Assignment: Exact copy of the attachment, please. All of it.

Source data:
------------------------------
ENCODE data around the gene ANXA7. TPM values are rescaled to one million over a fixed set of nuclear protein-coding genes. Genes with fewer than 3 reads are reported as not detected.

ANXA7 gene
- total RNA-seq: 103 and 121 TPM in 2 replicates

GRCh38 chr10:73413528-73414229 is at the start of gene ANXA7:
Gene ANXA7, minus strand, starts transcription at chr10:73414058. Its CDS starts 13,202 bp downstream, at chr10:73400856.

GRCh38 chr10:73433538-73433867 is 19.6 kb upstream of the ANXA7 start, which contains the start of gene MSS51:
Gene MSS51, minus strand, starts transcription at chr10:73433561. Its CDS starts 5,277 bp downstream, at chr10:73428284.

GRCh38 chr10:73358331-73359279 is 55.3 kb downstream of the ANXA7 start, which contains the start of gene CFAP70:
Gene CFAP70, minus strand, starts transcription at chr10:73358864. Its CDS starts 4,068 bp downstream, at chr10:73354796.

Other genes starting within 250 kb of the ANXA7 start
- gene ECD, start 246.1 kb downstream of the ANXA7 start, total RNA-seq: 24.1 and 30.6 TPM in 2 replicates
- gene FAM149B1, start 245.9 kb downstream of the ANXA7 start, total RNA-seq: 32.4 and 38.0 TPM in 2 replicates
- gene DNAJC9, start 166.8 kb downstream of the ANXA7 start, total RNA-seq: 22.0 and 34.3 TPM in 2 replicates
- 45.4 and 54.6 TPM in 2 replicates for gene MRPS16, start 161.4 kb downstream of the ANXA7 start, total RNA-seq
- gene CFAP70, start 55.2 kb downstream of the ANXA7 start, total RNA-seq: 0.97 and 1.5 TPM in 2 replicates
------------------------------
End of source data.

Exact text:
ENCODE data around the gene ANXA7. TPM values are rescaled to one million over a fixed set of nuclear protein-coding genes. Genes with fewer than 3 reads are reported as not detected.

ANXA7 gene
- total RNA-seq: 103 and 121 TPM in 2 replicates

GRCh38 chr10:73413528-73414229 is at the start of gene ANXA7:
Gene ANXA7, minus strand, starts transcription at chr10:73414058. Its CDS starts 13,202 bp downstream, at chr10:73400856.

GRCh38 chr10:73433538-73433867 is 19.6 kb upstream of the ANXA7 start, which contains the start of gene MSS51:
Gene MSS51, minus strand, starts transcription at chr10:73433561. Its CDS starts 5,277 bp downstream, at chr10:73428284.

GRCh38 chr10:73358331-73359279 is 55.3 kb downstream of the ANXA7 start, which contains the start of gene CFAP70:
Gene CFAP70, minus strand, starts transcription at chr10:73358864. Its CDS starts 4,068 bp downstream, at chr10:73354796.

Other genes starting within 250 kb of the ANXA7 start
- gene ECD, start 246.1 kb downstream of the ANXA7 start, total RNA-seq: 24.1 and 30.6 TPM in 2 replicates
- gene FAM149B1, start 245.9 kb downstream of the ANXA7 start, total RNA-seq: 32.4 and 38.0 TPM in 2 replicates
- gene DNAJC9, start 166.8 kb downstream of the ANXA7 start, total RNA-seq: 22.0 and 34.3 TPM in 2 replicates
- 45.4 and 54.6 TPM in 2 replicates for gene MRPS16, start 161.4 kb downstream of the ANXA7 start, total RNA-seq
- gene CFAP70, start 55.2 kb downstream of the ANXA7 start, total RNA-seq: 0.97 and 1.5 TPM in 2 replicates